Each daily dose of Rocaltrol is different for each patient. Rocaltrol can be taken orally as a capsule (0.25 mcg or 0.50 mcg) or as an oral liquid (1 mcg/mL). Rocaltrol therapy should always be started at the lowest possible dose and should not be increased without careful monitoring of serum calcium.


You should not take Rocaltrol if you have hypercalemia, known vitamin D toxicity or hypersensitivity to Rocaltrol (or drugs with any of the same ingredients).

In animal studies, Rocaltrol has shown an adverse effect in pregnancy. There are no adequate and well-controlled studies in pregnant women. Therefore, pregnant women should take Rocaltrol only if the potential benefit outweighs the potential risk to the fetus.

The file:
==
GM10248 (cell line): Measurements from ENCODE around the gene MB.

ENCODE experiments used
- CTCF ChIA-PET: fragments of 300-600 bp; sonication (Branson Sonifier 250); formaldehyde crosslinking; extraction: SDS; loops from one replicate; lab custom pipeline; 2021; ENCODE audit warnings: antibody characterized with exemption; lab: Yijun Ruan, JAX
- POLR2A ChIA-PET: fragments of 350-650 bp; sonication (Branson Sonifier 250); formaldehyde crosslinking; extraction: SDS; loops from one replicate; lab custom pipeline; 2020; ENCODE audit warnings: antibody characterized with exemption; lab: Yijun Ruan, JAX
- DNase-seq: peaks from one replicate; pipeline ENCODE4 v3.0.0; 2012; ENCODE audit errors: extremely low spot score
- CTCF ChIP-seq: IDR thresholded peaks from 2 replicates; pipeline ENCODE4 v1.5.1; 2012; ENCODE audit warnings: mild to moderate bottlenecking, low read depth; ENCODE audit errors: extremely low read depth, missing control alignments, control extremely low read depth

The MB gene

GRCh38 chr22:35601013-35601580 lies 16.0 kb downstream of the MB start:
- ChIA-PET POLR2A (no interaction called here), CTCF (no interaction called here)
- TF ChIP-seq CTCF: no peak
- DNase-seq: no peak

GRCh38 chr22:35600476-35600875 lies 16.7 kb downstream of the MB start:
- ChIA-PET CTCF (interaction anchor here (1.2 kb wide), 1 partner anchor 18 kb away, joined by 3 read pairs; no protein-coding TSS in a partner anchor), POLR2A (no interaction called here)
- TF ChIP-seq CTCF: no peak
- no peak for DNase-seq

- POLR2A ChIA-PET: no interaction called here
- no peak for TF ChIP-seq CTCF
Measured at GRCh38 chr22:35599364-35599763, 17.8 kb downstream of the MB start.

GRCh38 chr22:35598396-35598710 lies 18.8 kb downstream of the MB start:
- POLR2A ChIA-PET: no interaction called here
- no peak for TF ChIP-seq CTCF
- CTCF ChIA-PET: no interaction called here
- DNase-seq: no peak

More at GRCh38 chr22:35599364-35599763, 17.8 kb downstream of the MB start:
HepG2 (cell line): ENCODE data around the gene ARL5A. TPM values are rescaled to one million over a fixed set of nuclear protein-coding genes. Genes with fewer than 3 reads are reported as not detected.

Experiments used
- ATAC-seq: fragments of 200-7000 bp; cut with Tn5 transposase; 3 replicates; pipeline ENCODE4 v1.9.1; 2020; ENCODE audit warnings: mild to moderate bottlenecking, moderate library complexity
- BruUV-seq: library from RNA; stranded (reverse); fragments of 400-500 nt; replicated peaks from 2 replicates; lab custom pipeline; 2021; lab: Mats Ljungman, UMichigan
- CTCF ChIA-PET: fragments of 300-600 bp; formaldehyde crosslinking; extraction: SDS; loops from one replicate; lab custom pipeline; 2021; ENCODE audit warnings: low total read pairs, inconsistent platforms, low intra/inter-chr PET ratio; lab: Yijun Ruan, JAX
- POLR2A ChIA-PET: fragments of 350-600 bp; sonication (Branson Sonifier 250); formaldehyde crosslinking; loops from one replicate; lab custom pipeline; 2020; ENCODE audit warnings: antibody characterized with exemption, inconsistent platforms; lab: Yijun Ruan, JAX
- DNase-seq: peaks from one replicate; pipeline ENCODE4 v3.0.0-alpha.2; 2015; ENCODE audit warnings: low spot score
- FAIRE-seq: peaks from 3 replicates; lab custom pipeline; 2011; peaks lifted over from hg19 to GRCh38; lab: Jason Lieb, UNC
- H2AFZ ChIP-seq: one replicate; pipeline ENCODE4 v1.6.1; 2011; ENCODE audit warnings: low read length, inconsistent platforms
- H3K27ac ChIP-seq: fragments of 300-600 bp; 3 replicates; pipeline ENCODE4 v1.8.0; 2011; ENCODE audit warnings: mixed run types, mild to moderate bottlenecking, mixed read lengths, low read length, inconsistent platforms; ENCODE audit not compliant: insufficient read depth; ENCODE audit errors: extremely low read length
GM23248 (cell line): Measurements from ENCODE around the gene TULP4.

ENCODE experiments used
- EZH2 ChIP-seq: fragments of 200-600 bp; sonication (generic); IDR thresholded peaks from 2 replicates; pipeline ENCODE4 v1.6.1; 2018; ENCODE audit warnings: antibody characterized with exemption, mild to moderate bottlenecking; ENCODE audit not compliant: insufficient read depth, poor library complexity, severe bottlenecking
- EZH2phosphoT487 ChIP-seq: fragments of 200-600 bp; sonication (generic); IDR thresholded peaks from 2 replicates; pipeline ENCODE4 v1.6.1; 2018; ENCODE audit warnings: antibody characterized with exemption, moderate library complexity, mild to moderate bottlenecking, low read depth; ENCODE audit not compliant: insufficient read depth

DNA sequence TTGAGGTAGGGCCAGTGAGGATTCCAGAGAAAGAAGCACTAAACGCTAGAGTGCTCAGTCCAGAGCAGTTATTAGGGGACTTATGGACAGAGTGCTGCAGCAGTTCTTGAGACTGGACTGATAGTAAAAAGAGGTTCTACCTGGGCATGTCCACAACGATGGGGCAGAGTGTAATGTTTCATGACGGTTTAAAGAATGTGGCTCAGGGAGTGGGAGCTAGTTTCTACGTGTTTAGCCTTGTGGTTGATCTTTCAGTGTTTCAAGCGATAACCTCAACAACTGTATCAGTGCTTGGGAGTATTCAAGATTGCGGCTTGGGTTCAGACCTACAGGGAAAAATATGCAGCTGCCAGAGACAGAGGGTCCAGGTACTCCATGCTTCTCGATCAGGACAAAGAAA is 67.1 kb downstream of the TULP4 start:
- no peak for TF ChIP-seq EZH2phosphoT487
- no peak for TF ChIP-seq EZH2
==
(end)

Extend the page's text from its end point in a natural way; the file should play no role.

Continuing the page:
You should not breastfeed while taking Rocaltrol.

Many nonprescription medications are not safe to take with Rocaltrol. It’s important to ask your doctor before you take any nonprescription medications while taking Rocaltrol.

Be sure to discuss any current or planned vitamin regimens with your doctor in order to avoid excess doses of vitamin D while on Rocaltrol.

If you are a dialysis patient on Rocaltrol therapy, your doctor may discuss with you the need for a low-phosphate diet and a non-aluminum phosphate-binding compound.

Also, if you are a dialysis patient taking Rocaltrol, avoid over-the counter products containing magnesium (like antacids) because use of these could lead to an unhealthy buildup of magnesium in your system.



Download Full Prescribing Information